The world consists of countless missions and innumerable missionaries. As stated from the onset, all people in all places are missionaries, so not only should we hesitate to assume we know what a “typical missionary” is, we should also attempt to distinguish who a Christian missionary is to be within the context of countless other (complementary and competing) missions and missionaries. So what follows is a brief reflection on what the focus of God’s mission might be, and an exploration of how Christian missionaries may be able to function as a result.

Lynne Hybels 08-05-2014

Lynne Hybels, center, with Syrian refugees and staff at the Za'atari U.N. camp. (Photo by Christine Anderson.)

The Za'atari refugee camp is the fourth largest city in Jordan.

Diet and fitness bundle, Mariusz Szczygiel / Shutterstock.com

Diet and fitness bundle, Mariusz Szczygiel / Shutterstock.com

A post making the Facebook rounds claims that “a mix of honey and cinnamon cures most diseases.” Mix honey and cinnamon together and your arthritis pain will vanish, your lost hearing will be restored, the flu virus ravaging your body will be killed, and your eczema and ringworm will disappear!

I know I should ignore this stuff. But I can’t. Every outrageous health claim I come across online (and there are many) cuts me to the quick, because of what they say about me as a person with a disability, and about us as God’s beloved creatures.

The Internet fosters a populist environment in which regular folks’ life wisdom, assumed to be more valuable than professional or conventional wisdom, is rarely questioned, despite obvious logical fallacies. For example, while many foods, including honey and cinnamon, indeed have therapeutic potential for reducing inflammation and boosting immunity, that’s a far cry from curing arthritis or hearing loss. Yet people click and share, apparently without pausing to consider how outlandish it is to claim that two common foods can cure — not ameliorate, but cure — a long list of health problems that have affected people for all of human history.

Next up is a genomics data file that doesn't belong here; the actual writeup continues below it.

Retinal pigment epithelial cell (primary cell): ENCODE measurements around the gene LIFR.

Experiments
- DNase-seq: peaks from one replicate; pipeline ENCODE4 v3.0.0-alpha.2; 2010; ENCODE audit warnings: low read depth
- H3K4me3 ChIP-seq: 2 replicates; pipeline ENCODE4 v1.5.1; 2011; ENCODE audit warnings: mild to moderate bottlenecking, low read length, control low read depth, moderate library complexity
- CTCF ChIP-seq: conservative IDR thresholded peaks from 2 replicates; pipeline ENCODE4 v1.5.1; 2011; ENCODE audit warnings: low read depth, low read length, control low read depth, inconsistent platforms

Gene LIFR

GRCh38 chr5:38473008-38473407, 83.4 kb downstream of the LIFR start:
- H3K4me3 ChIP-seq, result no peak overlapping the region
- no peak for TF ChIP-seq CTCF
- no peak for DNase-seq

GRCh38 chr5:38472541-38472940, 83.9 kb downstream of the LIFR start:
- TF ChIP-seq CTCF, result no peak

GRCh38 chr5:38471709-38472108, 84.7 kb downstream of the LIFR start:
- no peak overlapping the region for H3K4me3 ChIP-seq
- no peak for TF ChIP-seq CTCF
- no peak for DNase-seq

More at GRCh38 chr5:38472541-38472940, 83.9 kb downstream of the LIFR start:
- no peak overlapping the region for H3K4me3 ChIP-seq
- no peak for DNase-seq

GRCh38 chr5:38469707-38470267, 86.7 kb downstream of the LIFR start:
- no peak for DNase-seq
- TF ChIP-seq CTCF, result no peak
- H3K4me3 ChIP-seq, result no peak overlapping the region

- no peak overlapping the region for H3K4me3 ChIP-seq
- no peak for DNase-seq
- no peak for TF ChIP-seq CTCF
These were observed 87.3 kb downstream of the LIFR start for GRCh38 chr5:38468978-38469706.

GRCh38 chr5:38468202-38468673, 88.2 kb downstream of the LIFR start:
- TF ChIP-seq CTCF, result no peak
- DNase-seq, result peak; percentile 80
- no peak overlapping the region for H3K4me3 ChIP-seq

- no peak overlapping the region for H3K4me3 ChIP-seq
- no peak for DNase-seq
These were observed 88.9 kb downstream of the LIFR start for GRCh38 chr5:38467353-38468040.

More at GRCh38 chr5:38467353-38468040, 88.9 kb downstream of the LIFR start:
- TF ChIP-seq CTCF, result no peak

Catherine Woodiwiss 05-28-2013
Photo courtesy BEELDPHOTO / shutterstock.com

A figure walks towards the light. Photo courtesy BEELDPHOTO / shutterstock.com

Though the church remains stuck in a culture of silence on sexual abuse, advocates are steadily building the platforms for individual voices to change the narrative. The depth of reconciliation that plays out upon these platforms can be profound. Rachel Halder, founder of Our Stories Untold — a blog that hosts stories from survivors of sexualized violence within the Mennonite church — has witnessed such moments happen in real time.

Curt Devine 05-11-2013

Kristin Hart, photo provided by family

"I never imagined humanity could be stripped from a person like that."

Lynne Hybels 03-14-2013

Congolese surgeon and activist Monique Kapamba Yangoy (courtesy of Christine Anderson)

We're seeing a slow but sustainable transformation of cultural attitudes toward gender and sex.

Julie Polter 02-11-2013

Pursuing Justice: The Call to Live & Die for Bigger Things by Ken Wytsma / Girl Rising / Summoned from the Margin: Homecoming of an African by Lamin Sanneh / Old Monk by Mary Lou Kownacki

Nyambura J. Njoroge 11-27-2012

Adapted from "Women as Compassionate Champions: The Doers and the Leaders," by Nyambura J. Njorage, in Women, HIV, and the Church: In Search of Refuge.

Beth Newberry 11-27-2012

A small congregation in Kentucky demonstrates how your church may have more money—and power—than you think.

Jason Howard 09-01-2012

The cast of "A Song for Coretta," by Pearl Cleage - an Agape Theatre Troupe presentation at the Lexington (Ky.) Opera House

Kentucky theater company founder Cathy Rawlings lifts up black culture.

We may be tempted to quarantine our children from the scary world out there—but it's better to nurture an incurable, chronic, and healing passion for justice.

Lynne Hybels 01-01-2012

I'm grateful to the men who use their power, money, and influence on behalf of women.

I confess: I used to cringe every time I heard the "R" word.